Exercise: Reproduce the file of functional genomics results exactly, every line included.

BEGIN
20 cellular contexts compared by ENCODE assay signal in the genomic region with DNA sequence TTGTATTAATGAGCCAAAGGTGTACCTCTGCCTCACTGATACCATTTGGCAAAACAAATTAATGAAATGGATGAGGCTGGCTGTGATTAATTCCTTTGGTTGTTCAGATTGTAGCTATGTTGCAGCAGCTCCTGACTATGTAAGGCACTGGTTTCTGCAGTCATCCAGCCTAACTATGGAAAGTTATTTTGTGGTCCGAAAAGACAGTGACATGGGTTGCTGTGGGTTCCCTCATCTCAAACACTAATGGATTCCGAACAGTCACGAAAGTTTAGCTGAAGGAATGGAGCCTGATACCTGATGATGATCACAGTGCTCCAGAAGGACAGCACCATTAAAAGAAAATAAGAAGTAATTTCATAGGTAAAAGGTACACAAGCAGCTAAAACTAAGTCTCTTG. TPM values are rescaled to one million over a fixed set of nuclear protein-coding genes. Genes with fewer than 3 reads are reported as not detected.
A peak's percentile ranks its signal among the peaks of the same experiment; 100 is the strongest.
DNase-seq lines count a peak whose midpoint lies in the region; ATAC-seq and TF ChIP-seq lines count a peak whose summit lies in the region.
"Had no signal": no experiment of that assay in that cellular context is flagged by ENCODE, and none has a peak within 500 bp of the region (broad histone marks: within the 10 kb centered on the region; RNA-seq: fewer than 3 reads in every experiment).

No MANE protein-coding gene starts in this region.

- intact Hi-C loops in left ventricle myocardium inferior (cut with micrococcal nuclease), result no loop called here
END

20 cellular contexts compared by ENCODE assay signal in the genomic region with DNA sequence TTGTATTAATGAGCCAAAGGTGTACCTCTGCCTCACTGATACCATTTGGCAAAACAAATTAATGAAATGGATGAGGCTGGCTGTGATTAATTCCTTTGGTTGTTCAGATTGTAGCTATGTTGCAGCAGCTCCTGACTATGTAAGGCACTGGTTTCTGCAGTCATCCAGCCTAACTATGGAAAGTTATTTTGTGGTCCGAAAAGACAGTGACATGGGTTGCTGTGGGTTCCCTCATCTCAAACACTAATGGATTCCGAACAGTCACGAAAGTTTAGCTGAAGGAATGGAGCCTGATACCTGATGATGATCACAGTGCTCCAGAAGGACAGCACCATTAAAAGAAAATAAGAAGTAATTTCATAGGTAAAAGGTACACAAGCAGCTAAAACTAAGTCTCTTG. TPM values are rescaled to one million over a fixed set of nuclear protein-coding genes. Genes with fewer than 3 reads are reported as not detected.
A peak's percentile ranks its signal among the peaks of the same experiment; 100 is the strongest.
DNase-seq lines count a peak whose midpoint lies in the region; ATAC-seq and TF ChIP-seq lines count a peak whose summit lies in the region.
"Had no signal": no experiment of that assay in that cellular context is flagged by ENCODE, and none has a peak within 500 bp of the region (broad histone marks: within the 10 kb centered on the region; RNA-seq: fewer than 3 reads in every experiment).

No MANE protein-coding gene starts in this region.

- intact Hi-C loops in left ventricle myocardium inferior (cut with micrococcal nuclease), result no loop called here